On Wed, Nov 7, 2018 at 12:50 PM Baker, John <JBAKER at stradley.com> wrote:

> Wikipedia suggests, without support, that rag/ragtime derives from the
> historic Shake Rag neighborhood of Bowling Green, Kentucky, the home town
> of the first published composer of rags, Ernest Hogan.  While a derivation
> from “rag dance” seems plausible, the Shake Rag origin probably should be
> considered too.  Is there evidence that a rag dance was played in ragtime?
>
>
> John Baker
>
>
>
> From: American Dialect Society [mailto:ADS-L at LISTSERV.UGA.EDU] On Behalf
> Of Andy Bach
> Sent: Monday 5 November 2018 4:20 PM
> To: ADS-L at LISTSERV.UGA.EDU
> Subject: Re: Antedating of the Term "Ragtime"
>
> External Email - Think Before You Click
>
>
> >> It is written in a peculiar measure, called "rag" time, and he not only
> couldn't write the music to such a melody, but never heard of the tempo
> before.
> > I haven't seen any early examples of "ragtime" or "rag time" - although
> I've seen quite a few from later in 1896.
>
> > I have looked at "rag music", "rag dance" and other music-related
> "rags." "Rag dance" and music may be derived from an English translation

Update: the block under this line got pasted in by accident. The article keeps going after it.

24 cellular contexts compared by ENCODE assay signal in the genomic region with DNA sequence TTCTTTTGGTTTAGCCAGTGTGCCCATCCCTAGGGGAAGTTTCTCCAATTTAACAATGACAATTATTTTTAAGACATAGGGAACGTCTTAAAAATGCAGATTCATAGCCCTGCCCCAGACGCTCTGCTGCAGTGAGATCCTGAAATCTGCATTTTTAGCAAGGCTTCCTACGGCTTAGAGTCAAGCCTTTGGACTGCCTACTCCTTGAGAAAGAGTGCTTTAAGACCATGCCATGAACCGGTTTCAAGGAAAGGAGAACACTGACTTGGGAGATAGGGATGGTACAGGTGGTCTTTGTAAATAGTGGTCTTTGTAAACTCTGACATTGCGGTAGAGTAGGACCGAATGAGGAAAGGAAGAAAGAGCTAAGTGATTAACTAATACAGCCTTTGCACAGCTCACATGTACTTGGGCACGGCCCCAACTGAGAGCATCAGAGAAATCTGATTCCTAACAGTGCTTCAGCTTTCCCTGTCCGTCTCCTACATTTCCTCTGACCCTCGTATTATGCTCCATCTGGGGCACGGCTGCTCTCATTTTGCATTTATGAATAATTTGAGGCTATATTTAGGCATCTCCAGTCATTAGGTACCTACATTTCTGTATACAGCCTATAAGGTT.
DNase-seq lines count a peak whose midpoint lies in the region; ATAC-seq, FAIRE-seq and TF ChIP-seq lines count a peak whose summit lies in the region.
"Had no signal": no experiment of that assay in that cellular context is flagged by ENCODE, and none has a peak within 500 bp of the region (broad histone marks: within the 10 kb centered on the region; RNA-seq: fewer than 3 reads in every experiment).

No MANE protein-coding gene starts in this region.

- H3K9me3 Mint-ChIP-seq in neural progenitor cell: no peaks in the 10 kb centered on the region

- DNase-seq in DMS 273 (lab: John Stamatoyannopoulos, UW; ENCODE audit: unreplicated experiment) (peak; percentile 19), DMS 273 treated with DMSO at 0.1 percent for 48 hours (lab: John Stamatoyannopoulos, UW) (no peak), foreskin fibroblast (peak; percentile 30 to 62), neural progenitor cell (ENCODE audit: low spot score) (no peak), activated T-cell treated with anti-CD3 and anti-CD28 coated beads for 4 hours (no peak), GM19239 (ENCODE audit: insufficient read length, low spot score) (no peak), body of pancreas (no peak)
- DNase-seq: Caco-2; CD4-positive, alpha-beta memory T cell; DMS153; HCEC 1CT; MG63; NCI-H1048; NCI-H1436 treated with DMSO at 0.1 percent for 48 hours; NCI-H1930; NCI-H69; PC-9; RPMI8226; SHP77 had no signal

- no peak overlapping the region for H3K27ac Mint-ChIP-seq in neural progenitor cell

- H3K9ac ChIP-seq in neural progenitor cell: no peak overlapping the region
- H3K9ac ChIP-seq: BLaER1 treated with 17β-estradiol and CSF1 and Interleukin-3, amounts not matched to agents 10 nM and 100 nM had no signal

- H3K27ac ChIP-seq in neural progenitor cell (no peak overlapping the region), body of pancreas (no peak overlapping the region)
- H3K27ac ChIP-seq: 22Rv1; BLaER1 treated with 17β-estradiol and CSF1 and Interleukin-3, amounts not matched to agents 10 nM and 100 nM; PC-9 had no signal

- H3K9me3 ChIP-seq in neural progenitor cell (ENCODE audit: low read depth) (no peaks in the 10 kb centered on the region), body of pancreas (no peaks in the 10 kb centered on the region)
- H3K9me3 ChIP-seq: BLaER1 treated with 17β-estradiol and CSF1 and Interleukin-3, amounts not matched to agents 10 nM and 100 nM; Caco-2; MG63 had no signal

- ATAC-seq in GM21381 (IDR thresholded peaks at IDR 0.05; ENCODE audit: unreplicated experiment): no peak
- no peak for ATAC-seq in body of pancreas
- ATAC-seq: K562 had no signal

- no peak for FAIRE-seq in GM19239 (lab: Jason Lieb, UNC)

> of a Southern/French-influenced New Years Eve tradition of a masquerade
> that featured a > French-language song about rag dancing, described from as
> early as the early-1870s. A specific style of music associated with rag
> dances appears to have emerged by the early-1890s.
>
> Yes, it seemed that first use of " 'rag' time " was a reference to the
> tempo of a "rag" song or rag music. So it would seem that it was after
> that that the words were joined to become the name of kind of music. Maybe
> a "rag time" band did everything in rag time - as with ska bands who adapt
> everything from "I'm in the mood for love" to "Tears of a clown" to ska
> tempo.
>
> On Mon, Nov 5, 2018 at 3:03 PM Peter Reitan <pjreitan at hotmail.com> wrote:
>
> > I haven't seen any early examples of "ragtime" or "rag time" - although
> > I've seen quite a few from later in 1896.
> >
> > I have looked at "rag music", "rag dance" and other music-related "rags."
> > "Rag dance" and music may be derived from an English translation of a